There are some things that happen in the sports world that allow media people like me to make immediate assumptions.
Without speaking to ticket sellers or event organizers, I’m confident Pictou County hockey fans have been anxiously awaiting the 2020 IIHF women’s world championship being held in Truro and Halifax later this season. It’s one of those attractive sports happenings that doesn’t come this close to home very often.
And now, for Pictonians, it’s an even larger must-see spectacle.
The appointment of Troy Ryan as head coach of Team Canada is surely an added reason to drive over Mount Thom to watch the action.
Ryan, who was associate coach for the Canadian women’s squad at the 2018 Olympics in Pyeongchang, South Korea, has been given the top assignment in what is becoming quite a career in the sport.
Fans in this part of the province don’t really need to be told about the achievements of the 48-year-old Spryfield native. Yet it’s such a fascinating climb up hockey’s ladder that it shouldn’t be overlooked as the Canadian women prepare for their week-and-a-half attempt to replace the United States as champions.
Ryan, in case you’ve been on the other side of the world for the past two decades, was head coach of the Pictou County Crushers during their first five years in New Glasgow. Among a number of achievements, he guided the club to the 2008 Fred Page Cup title when it was hosted at John Brother MacDonald Stadium.
The old arena may be history, but that prestigious tournament 12 years ago will be remembered for a long time by the folks who took in the activities.
I’ll be very surprised if followers of women’s hockey in Nova Scotia aren’t delighted with last week’s appointment.
Ryan — I’m sure he agrees — has very big shoes to fill.
He replaces Perry Pearn, who previously held coaching positions with the NHL’s Winnipeg Jets, Ottawa Senators, New York Rangers, Montreal Canadiens and Vancouver Canucks. He obviously had to keep his luggage packed much of the time.
But now it’s Troy Ryan’s time — and that story truly excites me.
He was very popular in his position with the 2018 Olympic team that, of course, included Stellarton’s Blayre Turnbull on its roster.
This new challenge is not going to be a cake walk for Ryan — and we can be sure he knows it.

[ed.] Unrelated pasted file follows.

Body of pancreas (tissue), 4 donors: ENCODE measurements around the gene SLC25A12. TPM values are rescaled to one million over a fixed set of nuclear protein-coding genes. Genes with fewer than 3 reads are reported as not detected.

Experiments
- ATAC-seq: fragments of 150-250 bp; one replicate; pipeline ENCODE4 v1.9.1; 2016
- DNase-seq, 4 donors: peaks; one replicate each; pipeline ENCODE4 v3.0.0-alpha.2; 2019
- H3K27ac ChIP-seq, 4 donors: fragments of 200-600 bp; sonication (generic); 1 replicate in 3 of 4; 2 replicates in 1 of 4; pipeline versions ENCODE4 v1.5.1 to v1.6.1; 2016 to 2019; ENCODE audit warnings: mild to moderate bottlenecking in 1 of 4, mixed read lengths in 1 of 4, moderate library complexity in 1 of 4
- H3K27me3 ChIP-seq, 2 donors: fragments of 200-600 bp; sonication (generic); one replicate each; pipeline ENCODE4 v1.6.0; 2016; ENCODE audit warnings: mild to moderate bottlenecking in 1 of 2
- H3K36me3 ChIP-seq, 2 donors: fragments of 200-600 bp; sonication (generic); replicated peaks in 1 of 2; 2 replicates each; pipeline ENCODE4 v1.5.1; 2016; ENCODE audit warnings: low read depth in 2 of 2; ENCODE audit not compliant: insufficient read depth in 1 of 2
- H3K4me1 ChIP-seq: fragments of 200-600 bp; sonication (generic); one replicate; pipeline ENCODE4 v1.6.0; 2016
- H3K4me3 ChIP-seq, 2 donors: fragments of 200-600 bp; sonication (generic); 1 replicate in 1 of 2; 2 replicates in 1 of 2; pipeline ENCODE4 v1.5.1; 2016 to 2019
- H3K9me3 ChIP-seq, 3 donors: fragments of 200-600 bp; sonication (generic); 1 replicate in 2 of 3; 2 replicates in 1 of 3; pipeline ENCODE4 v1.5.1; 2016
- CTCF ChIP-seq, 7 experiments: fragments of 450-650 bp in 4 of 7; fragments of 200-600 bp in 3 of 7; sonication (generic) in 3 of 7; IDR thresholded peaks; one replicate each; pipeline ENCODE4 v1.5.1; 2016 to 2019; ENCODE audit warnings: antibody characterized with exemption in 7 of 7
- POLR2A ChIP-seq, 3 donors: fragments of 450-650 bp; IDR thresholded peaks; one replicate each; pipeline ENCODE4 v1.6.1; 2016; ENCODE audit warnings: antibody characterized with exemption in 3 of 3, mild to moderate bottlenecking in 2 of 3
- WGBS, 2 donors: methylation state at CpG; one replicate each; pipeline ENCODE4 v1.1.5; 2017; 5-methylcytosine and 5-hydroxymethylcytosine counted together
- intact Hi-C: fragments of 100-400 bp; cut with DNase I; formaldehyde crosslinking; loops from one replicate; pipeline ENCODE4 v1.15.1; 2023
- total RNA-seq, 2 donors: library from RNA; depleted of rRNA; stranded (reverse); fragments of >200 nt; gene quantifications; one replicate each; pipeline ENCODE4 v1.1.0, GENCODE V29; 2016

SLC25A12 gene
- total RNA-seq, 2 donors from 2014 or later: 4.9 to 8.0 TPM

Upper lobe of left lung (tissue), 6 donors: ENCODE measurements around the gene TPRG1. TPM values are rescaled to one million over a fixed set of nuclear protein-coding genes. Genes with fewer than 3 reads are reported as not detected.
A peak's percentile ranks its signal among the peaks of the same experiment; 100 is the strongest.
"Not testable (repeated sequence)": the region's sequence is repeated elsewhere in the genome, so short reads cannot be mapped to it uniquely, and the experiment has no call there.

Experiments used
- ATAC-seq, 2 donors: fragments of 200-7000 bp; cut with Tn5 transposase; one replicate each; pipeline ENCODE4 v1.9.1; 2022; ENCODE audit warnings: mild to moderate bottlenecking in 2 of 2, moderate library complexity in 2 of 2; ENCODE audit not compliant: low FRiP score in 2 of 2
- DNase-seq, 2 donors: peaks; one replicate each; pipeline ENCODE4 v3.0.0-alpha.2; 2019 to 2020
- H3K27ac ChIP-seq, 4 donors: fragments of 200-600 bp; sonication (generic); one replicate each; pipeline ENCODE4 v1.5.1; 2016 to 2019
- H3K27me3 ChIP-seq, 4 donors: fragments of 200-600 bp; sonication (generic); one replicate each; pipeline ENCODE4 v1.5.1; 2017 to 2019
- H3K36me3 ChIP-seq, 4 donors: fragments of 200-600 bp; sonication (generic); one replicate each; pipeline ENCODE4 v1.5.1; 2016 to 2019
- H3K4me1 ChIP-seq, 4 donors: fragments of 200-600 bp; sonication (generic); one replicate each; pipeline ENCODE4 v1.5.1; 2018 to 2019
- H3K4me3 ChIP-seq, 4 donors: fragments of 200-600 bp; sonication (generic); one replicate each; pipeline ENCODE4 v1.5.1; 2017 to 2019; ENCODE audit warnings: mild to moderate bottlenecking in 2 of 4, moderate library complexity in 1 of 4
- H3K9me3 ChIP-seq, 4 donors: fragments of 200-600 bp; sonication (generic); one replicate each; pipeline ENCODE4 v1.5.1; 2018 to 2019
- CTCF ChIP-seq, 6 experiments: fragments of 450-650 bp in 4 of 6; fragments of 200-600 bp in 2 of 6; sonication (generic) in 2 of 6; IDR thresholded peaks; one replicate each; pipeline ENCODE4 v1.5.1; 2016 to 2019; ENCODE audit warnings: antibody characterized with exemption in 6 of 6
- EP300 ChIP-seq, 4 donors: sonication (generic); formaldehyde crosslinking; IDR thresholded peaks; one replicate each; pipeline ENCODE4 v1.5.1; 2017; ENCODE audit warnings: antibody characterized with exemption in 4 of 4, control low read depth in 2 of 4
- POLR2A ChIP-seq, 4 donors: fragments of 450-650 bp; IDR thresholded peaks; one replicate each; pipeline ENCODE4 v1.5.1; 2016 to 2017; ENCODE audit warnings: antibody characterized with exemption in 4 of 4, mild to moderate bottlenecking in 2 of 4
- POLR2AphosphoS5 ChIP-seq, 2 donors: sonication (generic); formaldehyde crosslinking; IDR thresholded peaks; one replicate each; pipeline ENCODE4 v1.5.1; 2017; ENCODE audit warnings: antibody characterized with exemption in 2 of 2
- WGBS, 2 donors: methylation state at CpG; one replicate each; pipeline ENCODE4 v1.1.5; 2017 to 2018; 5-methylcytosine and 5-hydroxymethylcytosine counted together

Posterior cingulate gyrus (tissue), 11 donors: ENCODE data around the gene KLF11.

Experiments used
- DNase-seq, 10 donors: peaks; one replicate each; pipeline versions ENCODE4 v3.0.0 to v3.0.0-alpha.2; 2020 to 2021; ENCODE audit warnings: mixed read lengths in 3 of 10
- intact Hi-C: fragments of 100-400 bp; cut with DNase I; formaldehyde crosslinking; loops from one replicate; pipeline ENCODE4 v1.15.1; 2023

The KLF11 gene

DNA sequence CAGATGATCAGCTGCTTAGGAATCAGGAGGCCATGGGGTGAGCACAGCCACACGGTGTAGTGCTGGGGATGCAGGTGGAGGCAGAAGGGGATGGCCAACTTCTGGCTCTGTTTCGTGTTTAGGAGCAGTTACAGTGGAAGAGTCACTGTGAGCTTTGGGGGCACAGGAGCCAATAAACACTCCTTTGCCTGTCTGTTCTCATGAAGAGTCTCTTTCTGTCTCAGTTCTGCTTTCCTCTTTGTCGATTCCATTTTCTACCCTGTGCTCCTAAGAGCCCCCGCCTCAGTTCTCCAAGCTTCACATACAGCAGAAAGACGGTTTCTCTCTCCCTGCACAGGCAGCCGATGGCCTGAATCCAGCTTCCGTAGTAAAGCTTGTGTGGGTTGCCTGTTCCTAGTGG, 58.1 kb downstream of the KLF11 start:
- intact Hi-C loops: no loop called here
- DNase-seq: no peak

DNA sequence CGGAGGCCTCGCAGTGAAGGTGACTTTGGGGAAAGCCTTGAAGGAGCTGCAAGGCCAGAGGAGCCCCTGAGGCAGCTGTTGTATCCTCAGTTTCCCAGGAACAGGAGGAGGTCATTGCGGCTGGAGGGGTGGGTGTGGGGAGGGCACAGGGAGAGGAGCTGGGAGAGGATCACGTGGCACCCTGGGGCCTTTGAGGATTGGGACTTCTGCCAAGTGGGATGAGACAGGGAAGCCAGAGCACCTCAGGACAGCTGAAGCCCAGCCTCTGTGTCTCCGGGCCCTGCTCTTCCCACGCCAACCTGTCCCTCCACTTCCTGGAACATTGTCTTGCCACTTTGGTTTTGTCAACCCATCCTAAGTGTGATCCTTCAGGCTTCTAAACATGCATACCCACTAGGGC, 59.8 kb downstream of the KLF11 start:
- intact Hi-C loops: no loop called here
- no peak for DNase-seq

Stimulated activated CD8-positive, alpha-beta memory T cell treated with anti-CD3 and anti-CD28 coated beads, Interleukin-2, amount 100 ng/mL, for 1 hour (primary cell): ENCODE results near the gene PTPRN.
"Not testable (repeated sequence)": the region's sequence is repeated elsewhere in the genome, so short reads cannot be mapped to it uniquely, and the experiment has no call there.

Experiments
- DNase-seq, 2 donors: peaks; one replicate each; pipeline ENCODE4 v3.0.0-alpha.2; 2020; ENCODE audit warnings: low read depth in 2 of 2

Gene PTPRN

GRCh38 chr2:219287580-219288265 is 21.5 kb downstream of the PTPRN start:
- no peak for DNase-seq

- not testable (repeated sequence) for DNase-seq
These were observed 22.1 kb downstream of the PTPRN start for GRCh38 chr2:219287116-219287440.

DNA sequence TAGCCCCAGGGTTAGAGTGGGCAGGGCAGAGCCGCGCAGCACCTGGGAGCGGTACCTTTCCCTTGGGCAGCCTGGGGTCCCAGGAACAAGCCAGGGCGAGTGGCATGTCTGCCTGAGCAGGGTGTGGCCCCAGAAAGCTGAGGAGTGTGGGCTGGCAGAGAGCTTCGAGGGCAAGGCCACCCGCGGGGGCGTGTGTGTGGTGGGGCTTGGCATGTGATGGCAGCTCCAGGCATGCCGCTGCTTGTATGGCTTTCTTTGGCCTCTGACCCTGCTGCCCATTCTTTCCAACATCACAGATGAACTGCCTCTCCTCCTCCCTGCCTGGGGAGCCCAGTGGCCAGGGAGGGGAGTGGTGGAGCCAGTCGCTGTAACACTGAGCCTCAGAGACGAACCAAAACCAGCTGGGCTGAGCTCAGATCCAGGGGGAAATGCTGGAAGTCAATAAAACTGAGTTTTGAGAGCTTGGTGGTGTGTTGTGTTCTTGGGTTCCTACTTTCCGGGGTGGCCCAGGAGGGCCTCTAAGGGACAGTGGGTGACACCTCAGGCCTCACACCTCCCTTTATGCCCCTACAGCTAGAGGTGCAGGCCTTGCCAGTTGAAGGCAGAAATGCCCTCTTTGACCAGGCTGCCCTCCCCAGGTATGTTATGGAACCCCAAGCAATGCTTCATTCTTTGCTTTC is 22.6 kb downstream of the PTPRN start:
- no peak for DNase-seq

But the 47-year-old is no stranger to major challenges. He’s had them since childhood, growing up in the 1960s and ’70s in one of Halifax’s toughest neighbourhoods.
I’ve written about his early years on other occasions. How he didn’t have a father driving him to early morning hockey practices or taking him on weekend road trips. He didn’t have enough money to wear fancy skates or buy new equipment like his teammates. He told me he couldn’t even afford to attend Nova Scotia Voyageurs pro games at the nearby Halifax Forum like his young friends.
But he was blessed, nonetheless. He had a loving mother who worked hard to put food on the table and clothes on his back, a mother who supported his journey through the minor hockey days, even if it meant getting some assistance from local businesses.
For sure, Troy was appreciative of what his mom did — and he responded by becoming a very good hockey player.
He was a product of the old Chebucto Minor Hockey Association, then played with the AAA midget program in Sackville, and the Halifax McDonalds midgets. He later played for the University of New Brunswick and Saint Mary’s University.
Ryan loved hockey enough to grab coaching opportunities when they came along, including a stint with Team Canada East in the world under-17 championships. He was also with the province’s women’s team at the Canada Games.
He did a great job with the Crushers.
It was following the 2003-04 season that the Halifax Team Pepsi franchise in the Maritime Junior Hockey League moved to New Glasgow.
With Ryan at the helm, the team improved quickly. In its final Halifax season, they won only 18 times in 52 appearances. Two years later, the Crushers posted an impressive 31-19-0-6 record.
When the organization hosted the Fred Page Cup in its fourth year, few observers gave the Crushers much of a chance at the big prize. But they surprised even their most vocal opponents, beating the defending champion Pembroke Lumber Kings in the championship final.
After five years in the county, Ryan moved on. He served as head coach of the Campbellton Tigers in the Maritime circuit.
His hockey experiences haven’t been limited to bench duties. He’s the female coach mentor with Canadian Sport Centre Atlantic.
The promotion of Troy Ryan to the lead coaching position with the Canadian women comes at an ideal time – just as fans from coast to coast are still talking about the terrific job Canada did at the recent world junior championships in the Czech Republic.
The new junior champions have been crowned, their careers still very much ahead of them. But for sure, they earned our admiration and respect.
It’s their time.
It gave us another opportunity to listen to O Canada at the closing ceremonies, to watch our guys singing aloud while trying to hold back their tears of joy. That’s how important international competitions are for the players.
And — lest I forget — it was a bonus to hear “New Glasgow, Nova Scotia” being mentioned in the post-game presentations, thanks to the contributions made by Canadian team therapist Kyle Sutton.
Yes, there are so many reasons why it’s fun being a hockey fan in this great country of ours.
Now, with a world women’s championship coming to Nova Scotia in just two and a half months, Pictonians have a golden opportunity to see the best in person, not very far away.
With Troy Ryan in place, there’s one more reason to go there.